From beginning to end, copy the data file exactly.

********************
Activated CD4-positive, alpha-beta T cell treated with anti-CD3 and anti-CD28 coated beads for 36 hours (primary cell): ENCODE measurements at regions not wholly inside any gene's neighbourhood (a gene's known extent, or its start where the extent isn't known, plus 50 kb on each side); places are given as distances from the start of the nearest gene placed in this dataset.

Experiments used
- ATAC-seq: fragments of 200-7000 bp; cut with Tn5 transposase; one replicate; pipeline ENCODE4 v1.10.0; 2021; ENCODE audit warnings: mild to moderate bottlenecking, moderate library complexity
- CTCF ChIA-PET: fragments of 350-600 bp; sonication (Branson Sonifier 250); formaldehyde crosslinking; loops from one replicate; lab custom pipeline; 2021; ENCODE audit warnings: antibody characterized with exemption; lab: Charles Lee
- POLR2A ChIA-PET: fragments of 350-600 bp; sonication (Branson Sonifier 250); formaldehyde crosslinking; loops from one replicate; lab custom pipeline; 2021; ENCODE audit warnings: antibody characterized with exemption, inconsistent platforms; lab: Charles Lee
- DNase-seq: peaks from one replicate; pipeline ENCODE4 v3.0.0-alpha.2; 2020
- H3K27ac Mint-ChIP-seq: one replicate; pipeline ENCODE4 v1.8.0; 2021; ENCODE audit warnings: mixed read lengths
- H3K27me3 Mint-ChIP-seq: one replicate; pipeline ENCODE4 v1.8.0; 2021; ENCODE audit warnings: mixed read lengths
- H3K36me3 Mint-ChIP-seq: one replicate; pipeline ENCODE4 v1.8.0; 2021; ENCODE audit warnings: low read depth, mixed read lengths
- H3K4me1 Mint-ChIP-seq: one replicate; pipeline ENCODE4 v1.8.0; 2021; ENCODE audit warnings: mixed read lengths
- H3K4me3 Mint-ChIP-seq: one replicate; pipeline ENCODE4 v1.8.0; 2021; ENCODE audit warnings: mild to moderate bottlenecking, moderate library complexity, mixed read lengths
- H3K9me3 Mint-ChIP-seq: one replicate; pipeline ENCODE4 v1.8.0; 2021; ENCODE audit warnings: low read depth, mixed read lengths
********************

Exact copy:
Activated CD4-positive, alpha-beta T cell treated with anti-CD3 and anti-CD28 coated beads for 36 hours (primary cell): ENCODE measurements at regions not wholly inside any gene's neighbourhood (a gene's known extent, or its start where the extent isn't known, plus 50 kb on each side); places are given as distances from the start of the nearest gene placed in this dataset.

Experiments used
- ATAC-seq: fragments of 200-7000 bp; cut with Tn5 transposase; one replicate; pipeline ENCODE4 v1.10.0; 2021; ENCODE audit warnings: mild to moderate bottlenecking, moderate library complexity
- CTCF ChIA-PET: fragments of 350-600 bp; sonication (Branson Sonifier 250); formaldehyde crosslinking; loops from one replicate; lab custom pipeline; 2021; ENCODE audit warnings: antibody characterized with exemption; lab: Charles Lee
- POLR2A ChIA-PET: fragments of 350-600 bp; sonication (Branson Sonifier 250); formaldehyde crosslinking; loops from one replicate; lab custom pipeline; 2021; ENCODE audit warnings: antibody characterized with exemption, inconsistent platforms; lab: Charles Lee
- DNase-seq: peaks from one replicate; pipeline ENCODE4 v3.0.0-alpha.2; 2020
- H3K27ac Mint-ChIP-seq: one replicate; pipeline ENCODE4 v1.8.0; 2021; ENCODE audit warnings: mixed read lengths
- H3K27me3 Mint-ChIP-seq: one replicate; pipeline ENCODE4 v1.8.0; 2021; ENCODE audit warnings: mixed read lengths
- H3K36me3 Mint-ChIP-seq: one replicate; pipeline ENCODE4 v1.8.0; 2021; ENCODE audit warnings: low read depth, mixed read lengths
- H3K4me1 Mint-ChIP-seq: one replicate; pipeline ENCODE4 v1.8.0; 2021; ENCODE audit warnings: mixed read lengths
- H3K4me3 Mint-ChIP-seq: one replicate; pipeline ENCODE4 v1.8.0; 2021; ENCODE audit warnings: mild to moderate bottlenecking, moderate library complexity, mixed read lengths
- H3K9me3 Mint-ChIP-seq: one replicate; pipeline ENCODE4 v1.8.0; 2021; ENCODE audit warnings: low read depth, mixed read lengths